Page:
Jean Brady Hendrix, born in 1923, passed away Jan. 27. I didn't know her, but couldn't miss noticing her when she lived uptown New Orleans.
I would see her riding a bicycle up St. Charles Avenue, her white, waist-length tresses streaming behind. Not three months ago, I passed her on the levee path, stopped with her bike. I warned of oncoming cyclists, but she seemed undismayed.
Jean had been interviewed by NPR about living on the batture - the land between the river and the levee. Those ramshackle houses are built on stilts where only the hardiest of souls can live - though it must be beautiful beside the Mississippi.
She merited but the briefest death notice in the newspaper, which mentioned her "beautiful, childlike spirit." After 89 years, you'd think there would be more to say. Probably most of her contemporaries are already gone.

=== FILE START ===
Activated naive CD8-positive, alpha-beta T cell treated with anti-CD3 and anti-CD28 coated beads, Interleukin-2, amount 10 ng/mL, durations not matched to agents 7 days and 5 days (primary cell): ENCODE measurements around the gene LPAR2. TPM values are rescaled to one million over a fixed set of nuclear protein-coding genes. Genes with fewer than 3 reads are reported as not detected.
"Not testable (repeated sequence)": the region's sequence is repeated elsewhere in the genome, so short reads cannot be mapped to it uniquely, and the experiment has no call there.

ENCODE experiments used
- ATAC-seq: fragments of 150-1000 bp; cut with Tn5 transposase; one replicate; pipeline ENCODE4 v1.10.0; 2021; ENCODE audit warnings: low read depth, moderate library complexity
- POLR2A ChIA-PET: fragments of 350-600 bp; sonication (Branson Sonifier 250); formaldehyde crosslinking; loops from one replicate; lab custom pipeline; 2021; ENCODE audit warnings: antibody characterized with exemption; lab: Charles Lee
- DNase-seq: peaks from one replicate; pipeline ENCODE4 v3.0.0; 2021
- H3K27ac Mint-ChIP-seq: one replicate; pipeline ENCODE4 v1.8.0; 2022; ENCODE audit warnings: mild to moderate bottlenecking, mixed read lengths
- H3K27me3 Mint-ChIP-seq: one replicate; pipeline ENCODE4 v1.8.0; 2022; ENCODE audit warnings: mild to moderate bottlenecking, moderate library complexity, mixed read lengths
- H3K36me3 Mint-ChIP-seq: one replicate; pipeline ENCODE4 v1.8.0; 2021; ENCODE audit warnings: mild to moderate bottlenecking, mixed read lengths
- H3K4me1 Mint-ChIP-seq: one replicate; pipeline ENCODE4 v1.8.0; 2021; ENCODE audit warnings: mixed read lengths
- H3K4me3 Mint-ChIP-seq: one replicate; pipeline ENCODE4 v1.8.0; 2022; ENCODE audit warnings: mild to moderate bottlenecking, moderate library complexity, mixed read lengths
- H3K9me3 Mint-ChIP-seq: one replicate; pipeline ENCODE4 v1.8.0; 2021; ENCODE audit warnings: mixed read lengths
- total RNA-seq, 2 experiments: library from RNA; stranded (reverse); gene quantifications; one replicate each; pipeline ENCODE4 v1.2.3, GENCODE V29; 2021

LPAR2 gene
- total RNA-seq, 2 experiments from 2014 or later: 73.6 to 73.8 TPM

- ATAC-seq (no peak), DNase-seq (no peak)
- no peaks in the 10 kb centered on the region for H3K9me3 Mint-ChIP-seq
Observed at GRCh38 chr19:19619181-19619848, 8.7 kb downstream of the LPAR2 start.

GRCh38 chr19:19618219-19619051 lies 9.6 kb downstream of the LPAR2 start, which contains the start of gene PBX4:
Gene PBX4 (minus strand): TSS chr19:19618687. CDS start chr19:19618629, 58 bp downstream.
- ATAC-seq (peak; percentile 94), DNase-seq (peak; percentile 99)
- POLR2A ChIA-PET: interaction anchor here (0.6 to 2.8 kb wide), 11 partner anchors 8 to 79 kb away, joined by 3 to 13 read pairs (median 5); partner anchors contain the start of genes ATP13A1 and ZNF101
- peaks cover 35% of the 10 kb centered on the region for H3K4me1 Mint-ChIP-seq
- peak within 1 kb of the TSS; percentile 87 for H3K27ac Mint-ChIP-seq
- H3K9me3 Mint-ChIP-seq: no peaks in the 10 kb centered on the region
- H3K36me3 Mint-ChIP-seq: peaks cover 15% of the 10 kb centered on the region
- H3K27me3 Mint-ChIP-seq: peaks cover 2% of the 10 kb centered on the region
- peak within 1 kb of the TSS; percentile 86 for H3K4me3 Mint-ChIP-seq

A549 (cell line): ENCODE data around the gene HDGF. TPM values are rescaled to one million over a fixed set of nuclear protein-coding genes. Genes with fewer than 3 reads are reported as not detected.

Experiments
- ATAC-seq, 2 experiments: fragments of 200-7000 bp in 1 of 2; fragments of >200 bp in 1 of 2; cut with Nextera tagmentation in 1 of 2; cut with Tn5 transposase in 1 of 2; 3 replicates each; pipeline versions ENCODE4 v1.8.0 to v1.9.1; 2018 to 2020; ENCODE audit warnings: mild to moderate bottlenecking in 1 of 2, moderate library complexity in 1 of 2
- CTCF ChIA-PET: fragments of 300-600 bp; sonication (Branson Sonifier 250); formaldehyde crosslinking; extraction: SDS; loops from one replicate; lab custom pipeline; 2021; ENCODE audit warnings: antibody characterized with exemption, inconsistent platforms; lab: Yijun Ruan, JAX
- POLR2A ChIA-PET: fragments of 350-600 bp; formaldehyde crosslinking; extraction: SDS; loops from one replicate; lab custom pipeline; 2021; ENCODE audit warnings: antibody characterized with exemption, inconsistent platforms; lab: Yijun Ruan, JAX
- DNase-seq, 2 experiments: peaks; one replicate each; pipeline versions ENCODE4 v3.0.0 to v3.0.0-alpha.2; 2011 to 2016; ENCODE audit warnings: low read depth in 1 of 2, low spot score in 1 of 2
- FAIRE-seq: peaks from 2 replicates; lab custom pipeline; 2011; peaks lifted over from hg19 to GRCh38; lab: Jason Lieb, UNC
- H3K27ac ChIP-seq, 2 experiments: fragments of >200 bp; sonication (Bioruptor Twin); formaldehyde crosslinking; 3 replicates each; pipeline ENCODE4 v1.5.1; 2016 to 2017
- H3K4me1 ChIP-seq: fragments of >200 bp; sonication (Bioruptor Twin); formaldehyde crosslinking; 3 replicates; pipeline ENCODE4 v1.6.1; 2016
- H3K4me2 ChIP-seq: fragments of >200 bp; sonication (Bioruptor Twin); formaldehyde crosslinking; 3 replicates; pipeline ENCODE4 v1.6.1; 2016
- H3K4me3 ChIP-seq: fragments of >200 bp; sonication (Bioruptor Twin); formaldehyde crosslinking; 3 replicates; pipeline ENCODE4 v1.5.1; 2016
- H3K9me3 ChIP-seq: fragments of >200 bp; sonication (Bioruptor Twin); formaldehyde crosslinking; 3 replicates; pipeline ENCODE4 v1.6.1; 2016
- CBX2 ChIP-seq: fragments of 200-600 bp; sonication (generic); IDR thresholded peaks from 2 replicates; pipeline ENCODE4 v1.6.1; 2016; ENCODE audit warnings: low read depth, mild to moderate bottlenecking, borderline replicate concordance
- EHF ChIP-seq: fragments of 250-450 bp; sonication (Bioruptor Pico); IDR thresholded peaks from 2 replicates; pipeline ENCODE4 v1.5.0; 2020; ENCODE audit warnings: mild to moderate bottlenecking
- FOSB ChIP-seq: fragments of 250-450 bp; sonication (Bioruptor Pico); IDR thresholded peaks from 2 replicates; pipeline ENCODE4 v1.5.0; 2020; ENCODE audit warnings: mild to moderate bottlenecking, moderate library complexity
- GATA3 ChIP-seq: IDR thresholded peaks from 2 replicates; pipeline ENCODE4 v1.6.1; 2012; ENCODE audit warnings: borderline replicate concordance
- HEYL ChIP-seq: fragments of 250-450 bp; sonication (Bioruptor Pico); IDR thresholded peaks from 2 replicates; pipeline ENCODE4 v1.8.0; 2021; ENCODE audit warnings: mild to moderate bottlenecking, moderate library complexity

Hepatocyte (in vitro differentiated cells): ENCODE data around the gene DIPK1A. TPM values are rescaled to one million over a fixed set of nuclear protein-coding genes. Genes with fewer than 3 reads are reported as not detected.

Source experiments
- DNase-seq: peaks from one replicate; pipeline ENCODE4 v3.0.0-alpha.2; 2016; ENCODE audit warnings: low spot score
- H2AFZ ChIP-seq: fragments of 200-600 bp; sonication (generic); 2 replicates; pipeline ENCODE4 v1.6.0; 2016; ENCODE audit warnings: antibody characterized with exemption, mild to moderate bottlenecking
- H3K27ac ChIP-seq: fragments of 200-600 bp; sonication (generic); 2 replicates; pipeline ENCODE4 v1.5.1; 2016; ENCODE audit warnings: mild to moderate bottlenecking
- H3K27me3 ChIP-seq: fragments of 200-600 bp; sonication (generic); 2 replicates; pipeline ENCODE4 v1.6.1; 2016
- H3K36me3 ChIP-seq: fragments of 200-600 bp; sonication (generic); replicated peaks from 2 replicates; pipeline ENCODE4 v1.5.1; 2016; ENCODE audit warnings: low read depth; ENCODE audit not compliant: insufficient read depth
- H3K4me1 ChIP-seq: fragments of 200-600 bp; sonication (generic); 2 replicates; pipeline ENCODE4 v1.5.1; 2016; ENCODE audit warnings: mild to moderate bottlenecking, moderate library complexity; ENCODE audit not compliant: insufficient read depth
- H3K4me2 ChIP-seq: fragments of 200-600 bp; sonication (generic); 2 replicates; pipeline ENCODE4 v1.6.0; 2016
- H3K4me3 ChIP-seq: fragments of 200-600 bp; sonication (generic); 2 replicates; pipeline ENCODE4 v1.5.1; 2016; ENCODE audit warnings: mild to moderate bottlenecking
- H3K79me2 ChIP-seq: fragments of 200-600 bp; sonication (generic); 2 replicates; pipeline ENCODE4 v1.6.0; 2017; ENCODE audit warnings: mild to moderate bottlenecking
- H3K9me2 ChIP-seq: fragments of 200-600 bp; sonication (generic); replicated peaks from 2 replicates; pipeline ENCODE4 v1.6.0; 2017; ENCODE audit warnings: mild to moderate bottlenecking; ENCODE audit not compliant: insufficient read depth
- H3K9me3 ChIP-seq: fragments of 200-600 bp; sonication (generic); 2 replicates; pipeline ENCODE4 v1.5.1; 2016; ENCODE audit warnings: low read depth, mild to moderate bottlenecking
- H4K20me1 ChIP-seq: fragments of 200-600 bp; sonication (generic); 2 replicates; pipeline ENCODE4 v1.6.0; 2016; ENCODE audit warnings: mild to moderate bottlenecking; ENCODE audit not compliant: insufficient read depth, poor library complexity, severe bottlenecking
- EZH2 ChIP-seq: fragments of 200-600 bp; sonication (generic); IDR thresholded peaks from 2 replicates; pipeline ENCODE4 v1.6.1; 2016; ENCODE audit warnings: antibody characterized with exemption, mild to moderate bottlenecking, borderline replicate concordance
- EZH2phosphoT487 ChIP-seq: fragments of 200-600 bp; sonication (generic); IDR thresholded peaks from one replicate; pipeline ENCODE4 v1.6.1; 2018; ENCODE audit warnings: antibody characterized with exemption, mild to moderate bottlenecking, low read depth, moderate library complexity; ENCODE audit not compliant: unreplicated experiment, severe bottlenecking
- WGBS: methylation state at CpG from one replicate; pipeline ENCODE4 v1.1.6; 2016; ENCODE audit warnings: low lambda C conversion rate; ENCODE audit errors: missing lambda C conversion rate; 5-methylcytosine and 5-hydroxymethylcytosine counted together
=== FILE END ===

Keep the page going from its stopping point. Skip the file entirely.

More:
She'll be buried on Long Island, where I was born. I would grieve the loss of yet another New Orleans character. There was the Duck Lady and Ernie K-Doe and a host of other distinct personalities. But dozens more characters arrive in New Orleans daily. Those of us who choose to stay here eventually become characters if we weren't that way at the start.